Ultimate styling

Spotted in my work car park- in yellow, is my own recent acquisition. A Coupé Fiat, a car that inspired me to want a career in car design. I read in Car Magazine the story of it’s design in 1993, and how Chris Bangle wrestled with this pure sculptural and radical artistic shape (over humble Tipo base!). In front of it is a grey SUV, perhaps a Lexus? Perhaps a large Toyota or Nissan? No it’s also an Italian design… a Lamborghini Urus! I’ve seen these in the metal a few times and they always deeply disappoint in terms of design. Also a pure styling exercise on top of ordinary underpinnings (Audi platform), but even more extravagant than the Fiat. Where the Fiat has slashes that enable a clamshell bonnet, or breaking up a tall rear 3/4, the lines and creases are all over the Lamborghini. To reduce the massive height and imbue some sportiness- Lamborghini designers were allowed to add creases on creases and mouldings on top of metal. The clear difference is one was developed by hand modelling techniques and one was purely digital. The digital process is fast and loose and dirty. The result is messy but exciting. Like an untidy sketch of a car, and perhaps that’s the point. Who needs perfection anyway?

Fake single hub nuts- using a cheap plastic cover- feels kind of tacky?
Amazing- a tiny pointless crease in the middle of the chrome part here (plastic of course). Why?

5 responses to “Ultimate styling”

  1. The Fiat Coupé is regularly cited as a paragon of car design. However I hated it from first sight. It does not sit comfortably on the road. It may be an interesting sculptural form, but it fails to function as a pleasing car design that looks happy in its relationship to the tarmac it sits on – in my view.


    1. The Fiat Coupe belongs to me and I love it… so I will defend it! It does not fail to function as pleasing car design, in my view. It is interesting and expertly sculptural, and other designers appreciate the task that Bangle took on (BMW were impressed enough to hire him). The FWD platform of the ancient narrow and tall Fiat Tipo, seemed an extremely unlikely candidate for anything sporty. The designers were given a very difficult brief in other words, and the result could’ve been much much worse. The Fiat Barchetta also expertly masked it’s Punto underpinnings, and was also created under Chris Bangle and Leonardo Fioravanti’s guidance. The skill of a car designer becomes clear when forced to cope with extreme restrictions (platforms, packaging). Success depends on styling ideas, sculptural finesse, and ultimately just hands-on feel for something that feels more than the sum of its parts. The “relationship to the tarmac” is extremely restricted by a very narrow tracked platform with a high scuttle/firewall, and also being forced to use 15″ or 16″ wheels. My car sits on the largest factory 16″ option. Other cars that used variations on this platform were the Alfa Romeo 145 and 156.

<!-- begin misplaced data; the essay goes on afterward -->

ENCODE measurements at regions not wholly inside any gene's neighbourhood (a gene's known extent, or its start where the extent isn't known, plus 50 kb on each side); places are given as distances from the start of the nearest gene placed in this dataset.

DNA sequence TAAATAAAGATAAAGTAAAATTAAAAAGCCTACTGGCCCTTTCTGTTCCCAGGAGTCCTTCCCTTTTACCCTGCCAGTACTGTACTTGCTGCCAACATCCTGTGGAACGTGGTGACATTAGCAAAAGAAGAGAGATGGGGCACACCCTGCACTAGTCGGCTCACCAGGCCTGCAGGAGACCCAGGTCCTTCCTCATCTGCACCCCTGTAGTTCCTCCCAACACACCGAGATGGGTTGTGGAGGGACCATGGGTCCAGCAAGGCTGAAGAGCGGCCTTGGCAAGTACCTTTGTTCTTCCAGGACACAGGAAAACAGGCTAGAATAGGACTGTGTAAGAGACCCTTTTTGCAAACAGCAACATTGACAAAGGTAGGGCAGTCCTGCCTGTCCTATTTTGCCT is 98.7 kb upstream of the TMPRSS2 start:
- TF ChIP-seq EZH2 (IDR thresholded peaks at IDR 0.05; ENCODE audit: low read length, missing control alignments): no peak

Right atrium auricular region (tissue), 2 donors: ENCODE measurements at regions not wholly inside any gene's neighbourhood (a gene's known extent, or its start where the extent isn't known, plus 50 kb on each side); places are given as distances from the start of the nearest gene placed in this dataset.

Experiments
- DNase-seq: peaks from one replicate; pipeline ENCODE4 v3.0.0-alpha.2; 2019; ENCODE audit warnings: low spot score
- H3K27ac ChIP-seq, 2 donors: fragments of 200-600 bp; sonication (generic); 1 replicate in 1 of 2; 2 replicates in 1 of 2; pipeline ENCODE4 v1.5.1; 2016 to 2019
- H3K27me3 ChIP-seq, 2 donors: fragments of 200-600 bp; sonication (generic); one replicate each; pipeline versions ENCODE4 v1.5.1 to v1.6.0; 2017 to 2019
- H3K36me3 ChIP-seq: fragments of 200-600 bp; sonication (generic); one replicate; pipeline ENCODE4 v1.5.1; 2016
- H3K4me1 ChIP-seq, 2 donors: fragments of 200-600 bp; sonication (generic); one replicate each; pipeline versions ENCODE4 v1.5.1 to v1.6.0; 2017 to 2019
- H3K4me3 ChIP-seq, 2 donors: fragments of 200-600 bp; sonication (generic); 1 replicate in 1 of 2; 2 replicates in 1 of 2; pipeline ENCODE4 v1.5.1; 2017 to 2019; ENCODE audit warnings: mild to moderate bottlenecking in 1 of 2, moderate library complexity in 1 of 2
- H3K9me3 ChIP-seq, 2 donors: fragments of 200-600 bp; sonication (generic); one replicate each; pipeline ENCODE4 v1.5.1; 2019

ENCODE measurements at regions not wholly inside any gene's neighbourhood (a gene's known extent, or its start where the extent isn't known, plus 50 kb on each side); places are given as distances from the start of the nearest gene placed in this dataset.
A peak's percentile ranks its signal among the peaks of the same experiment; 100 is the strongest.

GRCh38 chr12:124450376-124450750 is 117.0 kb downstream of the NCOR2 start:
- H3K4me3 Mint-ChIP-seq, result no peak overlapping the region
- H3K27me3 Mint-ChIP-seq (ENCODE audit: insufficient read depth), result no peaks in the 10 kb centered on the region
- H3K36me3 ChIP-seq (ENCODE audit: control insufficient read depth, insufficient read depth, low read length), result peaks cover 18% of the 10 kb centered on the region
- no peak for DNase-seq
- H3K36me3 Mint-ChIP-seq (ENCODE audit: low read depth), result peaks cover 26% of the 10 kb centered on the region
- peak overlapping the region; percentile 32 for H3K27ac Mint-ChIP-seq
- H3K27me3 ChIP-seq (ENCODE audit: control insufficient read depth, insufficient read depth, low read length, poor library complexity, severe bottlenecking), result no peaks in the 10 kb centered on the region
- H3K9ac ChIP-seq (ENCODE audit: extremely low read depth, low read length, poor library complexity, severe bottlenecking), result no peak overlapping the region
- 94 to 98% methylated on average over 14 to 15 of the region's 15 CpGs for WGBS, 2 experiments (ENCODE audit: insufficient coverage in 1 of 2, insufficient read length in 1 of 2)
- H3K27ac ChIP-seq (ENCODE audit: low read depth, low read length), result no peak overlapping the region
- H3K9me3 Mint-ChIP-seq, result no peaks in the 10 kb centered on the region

1. I completely understand it is a “Marmite” car…. people either love it or hate it, and for me that is a simply a sign that it is a characterful design. Just because it is disliked does not mean it is badly designed. That some people LOVE it is the clue to the emotional quality of the design.


  2. “With just a few elegant and accurate lines, it is possible to create a new Lamborghini,” says Mitja Borkert, Head of Design at the Lamborghini Centro Stile…” That’s a quote directly from Lamborghini’s own website, a website which features the Urus itself. I counted at least 14 lines which make up the elaborate criss-cross of creases on the side profile of the Urus. I genuinely struggle to find the elegant lines Borkert first sketched out on paper; I’m sure they are there, but they are somewhat lost. My guess is he started with the hexagonal wheel arches and then went to work trying to hide the bulk of the inevitably expansive body work.

    The challenge of adapting the Lamborghini style on the fairly conventional SUV VAG platform is hard, really hard, so I can understand how we ended up with the final result. Look at the Cayenne mk1, basically a similar design brief with equally challenging results (albeit much softer). There is sooo much space on the side of the body between those 23” wheels.

    I realise designers have a need for oversized wheels to mask inadequacies in the rest of the vehicle design and overall packaging, but it seems the proportions of a car need to expand to accommodate the big wheels as a result. Therefore big wheels = square miles of metal = creases and lines to break it up.

    I could now share my thoughts on vents, and fake diffusers on a SUV but I think that’s for another day!

    Liked by 1 person

    1. Totally agree- and whatever Mitja has said is proof that designers must learn to “talk the talk” which is…. by and large… total nonsense “designer speak” and sadly quite generic.


Leave a Reply

Fill in your details below or click an icon to log in:

WordPress.com Logo

You are commenting using your WordPress.com account. Log Out /  Change )

Twitter picture

You are commenting using your Twitter account. Log Out /  Change )

Facebook photo

You are commenting using your Facebook account. Log Out /  Change )

Connecting to %s

This site uses Akismet to reduce spam. Learn how your comment data is processed.

%d bloggers like this: